Stage Fright…the fear of success

Last week I wrote a bit about how we can be quick to judge…and often very happy to, without considering the fallout for those we are judging.

Quite a few of you, who have no doubt experienced this, were incredibly supportive and after some gentle prodding, I “stepped out” and expanded my readership a little.
Then the unthinkable happened … stage fright, writer’s block. The pressure to say something worthwhile, useful, challenging. I never write with that in mind – usually when I’m writing it’s because I’m trying to work through something, and for some reason more often than not a number of you connect with that.

Like most people I’m pretty happy doing little things – the man here keeps pushing me to be bolder and do more. He may, from time to time, mention that I’ve written about boldness several months back. I respond with “Well, starting a blog was pretty brave right? Then posting it was kind of brave too.” I think that I thought I was brave for a little while, in a safe controlled little kinda way. Just brave enough to feel like I was still in control, brave enough so that it didn’t cost me anything. I wouldn’t offend, I wouldn’t upset, I wouldn’t confront. On reflection I’m pretty sure that isn’t bravery.
It’s actually called a Jonah complex. And what it looks like is choosing to live your life in a small way. It’s something I get quite fired up about when I see others not fulfilling their potential. Maybe because I know I choose to do it myself, I’ve chosen to do it for a long time. If I don’t try too hard then when (should read if) I fail, I can say, “Well, I didn’t really try.” That’s the way I approached most of my schooling, and sadly year 12. In my research this afternoon I read this (link) and it was a bit of a comfort to realise that it’s not just me.  It happens in the classroom a bit – I wonder how often it’s present in the person out the front of the class. The Jonah Complex was so named by one, Abraham Maslow, the educators among us can probably cast our minds back to struggling to pay attention to something about Maslow back in teacher training.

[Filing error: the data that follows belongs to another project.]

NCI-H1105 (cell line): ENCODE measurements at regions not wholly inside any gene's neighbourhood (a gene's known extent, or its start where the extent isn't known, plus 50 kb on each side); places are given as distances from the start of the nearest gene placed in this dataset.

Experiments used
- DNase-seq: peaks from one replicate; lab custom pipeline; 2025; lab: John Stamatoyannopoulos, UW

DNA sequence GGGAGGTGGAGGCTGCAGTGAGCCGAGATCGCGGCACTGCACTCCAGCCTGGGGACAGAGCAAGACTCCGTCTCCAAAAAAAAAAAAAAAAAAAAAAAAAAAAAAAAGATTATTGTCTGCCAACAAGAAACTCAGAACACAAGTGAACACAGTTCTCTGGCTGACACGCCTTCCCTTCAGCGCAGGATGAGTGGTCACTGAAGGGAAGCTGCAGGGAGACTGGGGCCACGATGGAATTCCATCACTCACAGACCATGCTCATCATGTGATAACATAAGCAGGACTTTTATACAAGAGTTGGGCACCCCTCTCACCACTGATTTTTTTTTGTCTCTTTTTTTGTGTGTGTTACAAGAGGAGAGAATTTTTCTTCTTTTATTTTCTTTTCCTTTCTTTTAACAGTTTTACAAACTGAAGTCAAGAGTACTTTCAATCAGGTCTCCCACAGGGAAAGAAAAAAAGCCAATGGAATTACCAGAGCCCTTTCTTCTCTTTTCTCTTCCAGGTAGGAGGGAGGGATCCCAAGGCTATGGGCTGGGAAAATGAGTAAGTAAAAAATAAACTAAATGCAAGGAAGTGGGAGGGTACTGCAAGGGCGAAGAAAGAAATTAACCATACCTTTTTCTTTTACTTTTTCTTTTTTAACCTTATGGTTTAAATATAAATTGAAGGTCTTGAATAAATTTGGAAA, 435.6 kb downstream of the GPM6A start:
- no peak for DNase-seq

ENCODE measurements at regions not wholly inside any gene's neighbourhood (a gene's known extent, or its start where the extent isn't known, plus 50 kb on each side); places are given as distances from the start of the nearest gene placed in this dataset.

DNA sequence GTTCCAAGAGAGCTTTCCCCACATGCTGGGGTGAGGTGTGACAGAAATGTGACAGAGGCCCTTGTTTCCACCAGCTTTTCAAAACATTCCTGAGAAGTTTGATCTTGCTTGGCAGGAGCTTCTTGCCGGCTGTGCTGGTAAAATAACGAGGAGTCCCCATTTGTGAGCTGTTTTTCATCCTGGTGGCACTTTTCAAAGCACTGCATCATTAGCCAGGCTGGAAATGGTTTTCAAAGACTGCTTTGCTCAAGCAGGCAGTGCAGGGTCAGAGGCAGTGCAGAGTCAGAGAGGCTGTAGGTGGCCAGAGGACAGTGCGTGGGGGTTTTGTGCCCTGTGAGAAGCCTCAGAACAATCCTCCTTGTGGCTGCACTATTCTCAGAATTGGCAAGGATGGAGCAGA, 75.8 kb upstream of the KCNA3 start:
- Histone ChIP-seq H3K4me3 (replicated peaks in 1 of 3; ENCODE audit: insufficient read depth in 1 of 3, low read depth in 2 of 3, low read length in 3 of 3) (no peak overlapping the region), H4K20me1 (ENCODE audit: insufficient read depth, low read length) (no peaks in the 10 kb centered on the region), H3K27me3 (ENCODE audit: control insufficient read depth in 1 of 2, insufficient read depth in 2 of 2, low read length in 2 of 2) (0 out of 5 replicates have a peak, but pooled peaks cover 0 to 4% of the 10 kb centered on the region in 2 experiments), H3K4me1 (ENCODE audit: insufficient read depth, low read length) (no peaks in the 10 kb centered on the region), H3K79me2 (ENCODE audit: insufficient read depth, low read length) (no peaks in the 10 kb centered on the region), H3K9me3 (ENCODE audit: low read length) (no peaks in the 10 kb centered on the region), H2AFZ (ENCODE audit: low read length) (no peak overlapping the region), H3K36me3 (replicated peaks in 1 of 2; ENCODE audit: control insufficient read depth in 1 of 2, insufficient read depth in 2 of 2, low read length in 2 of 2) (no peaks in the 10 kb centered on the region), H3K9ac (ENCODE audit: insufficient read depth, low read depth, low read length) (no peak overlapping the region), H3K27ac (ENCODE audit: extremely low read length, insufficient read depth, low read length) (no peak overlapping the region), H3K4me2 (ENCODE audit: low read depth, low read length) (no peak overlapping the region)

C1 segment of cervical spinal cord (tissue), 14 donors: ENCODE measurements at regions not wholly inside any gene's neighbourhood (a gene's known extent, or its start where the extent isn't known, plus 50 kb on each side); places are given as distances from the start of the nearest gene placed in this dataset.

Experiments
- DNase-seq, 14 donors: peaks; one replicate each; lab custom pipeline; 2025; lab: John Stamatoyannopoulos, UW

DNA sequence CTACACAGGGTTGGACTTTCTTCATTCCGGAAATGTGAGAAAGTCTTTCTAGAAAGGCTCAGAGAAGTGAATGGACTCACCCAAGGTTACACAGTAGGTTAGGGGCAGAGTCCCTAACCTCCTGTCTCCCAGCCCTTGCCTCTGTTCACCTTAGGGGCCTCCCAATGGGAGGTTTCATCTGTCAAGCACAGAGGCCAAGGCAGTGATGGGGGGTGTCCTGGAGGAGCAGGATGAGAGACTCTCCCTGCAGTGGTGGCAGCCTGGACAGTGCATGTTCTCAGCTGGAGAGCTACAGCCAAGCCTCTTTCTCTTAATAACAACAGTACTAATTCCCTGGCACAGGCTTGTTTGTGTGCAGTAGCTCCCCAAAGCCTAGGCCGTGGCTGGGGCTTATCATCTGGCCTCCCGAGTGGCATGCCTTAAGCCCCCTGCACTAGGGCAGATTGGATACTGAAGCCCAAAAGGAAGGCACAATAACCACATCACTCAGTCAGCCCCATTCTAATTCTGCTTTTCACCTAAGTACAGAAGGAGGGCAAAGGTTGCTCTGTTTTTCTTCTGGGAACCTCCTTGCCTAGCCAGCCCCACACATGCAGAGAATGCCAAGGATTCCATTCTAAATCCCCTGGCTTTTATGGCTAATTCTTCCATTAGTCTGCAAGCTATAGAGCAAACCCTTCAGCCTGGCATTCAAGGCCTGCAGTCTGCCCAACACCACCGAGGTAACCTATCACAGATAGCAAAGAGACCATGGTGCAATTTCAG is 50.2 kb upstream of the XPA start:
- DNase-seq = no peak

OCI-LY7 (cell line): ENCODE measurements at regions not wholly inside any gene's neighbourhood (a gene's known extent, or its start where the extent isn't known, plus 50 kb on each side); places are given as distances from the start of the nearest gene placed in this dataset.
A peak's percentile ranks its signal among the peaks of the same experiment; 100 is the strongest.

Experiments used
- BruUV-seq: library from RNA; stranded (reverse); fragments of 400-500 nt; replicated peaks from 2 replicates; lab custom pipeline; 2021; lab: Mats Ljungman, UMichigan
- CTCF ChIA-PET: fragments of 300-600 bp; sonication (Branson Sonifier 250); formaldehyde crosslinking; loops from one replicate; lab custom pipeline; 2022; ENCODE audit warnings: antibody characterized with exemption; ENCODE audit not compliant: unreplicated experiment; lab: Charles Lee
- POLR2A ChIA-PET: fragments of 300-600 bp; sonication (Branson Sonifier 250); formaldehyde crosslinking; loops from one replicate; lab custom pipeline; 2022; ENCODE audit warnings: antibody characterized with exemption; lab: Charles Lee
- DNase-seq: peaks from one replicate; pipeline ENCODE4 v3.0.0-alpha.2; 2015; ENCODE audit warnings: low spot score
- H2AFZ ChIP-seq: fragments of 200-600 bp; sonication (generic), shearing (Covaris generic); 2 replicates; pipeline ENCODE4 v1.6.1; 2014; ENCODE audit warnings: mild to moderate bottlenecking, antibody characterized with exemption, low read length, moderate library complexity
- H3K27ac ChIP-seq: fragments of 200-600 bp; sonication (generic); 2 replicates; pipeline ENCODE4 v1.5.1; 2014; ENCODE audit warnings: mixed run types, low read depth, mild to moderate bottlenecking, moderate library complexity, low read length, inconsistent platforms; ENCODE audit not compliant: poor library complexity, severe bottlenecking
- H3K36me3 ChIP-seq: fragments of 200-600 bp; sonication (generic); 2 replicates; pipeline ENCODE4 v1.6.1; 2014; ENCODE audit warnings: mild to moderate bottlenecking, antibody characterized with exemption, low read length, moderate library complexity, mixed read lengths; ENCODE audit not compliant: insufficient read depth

When Maslow asked his students which among them would write a great novel, be a great composer, or a great leader…
“Generally, everybody starts giggling, blushing, and squirming until I ask, if not you, then who else?” Which of course is the truth…If you deliberately plan to be less than you are capable of being, then I warn you that you’ll be deeply unhappy for the rest of your life. You will be evading your own capacities, your own possibilities.” (Abraham Maslow)

The man in this house keeps telling me I need to unleash. I argue that I can only do it in small controlled ways. I need to write more often. I need to sing louder. I need to smile more often. I need to speak up and out more. But I want to take little steps at a time. I think he looks at me and sees how much time I’ve wasted playing it safe and small. I guess it’s a bit about looking at talents and there’s a parable from Jesus that tells us about that too – there’s a danger in choosing to live small and safe. We tell ourselves that small and safe is living just like Jesus did. Or maybe it’s just me saying that? But did he really? NO!! He was meek and he was humble, but small and safe? Never! If he’d played it small and safe we’d never have had a Saviour.

There’s a danger in this false humility, a danger in closed-handed, tight-fisted living.

Our deepest fear is not that we are inadequate.
Our deepest fear is that we are powerful beyond measure.
It is our light, not our darkness, that frightens us most.

We ask ourselves, ‘Who am I to be brilliant, gorgeous, talented, and famous?’

Actually, who are you not to be? You are a child of God. Your playing small does not serve the world. There is nothing enlightened about shrinking so that people won’t feel insecure around you.

We were born to make manifest the glory of God that is within us. It’s not just in some of us; it’s in all of us. And when we let our own light shine, we unconsciously give other people permission to do the same. As we are liberated from our own fear, our presence automatically liberates others.

Maryanne Williamson

The danger is that we, all of us, have people watching us – when we live small and safe, we encourage them to do the same.
I wonder how different our world would be if we all lived up to our potential, if we chose not to hide, if we let the light within us shine out.

Give it a go this week, and let us know how it works out. Though if you do it well, you won’t need to tell us, we’ll see it!

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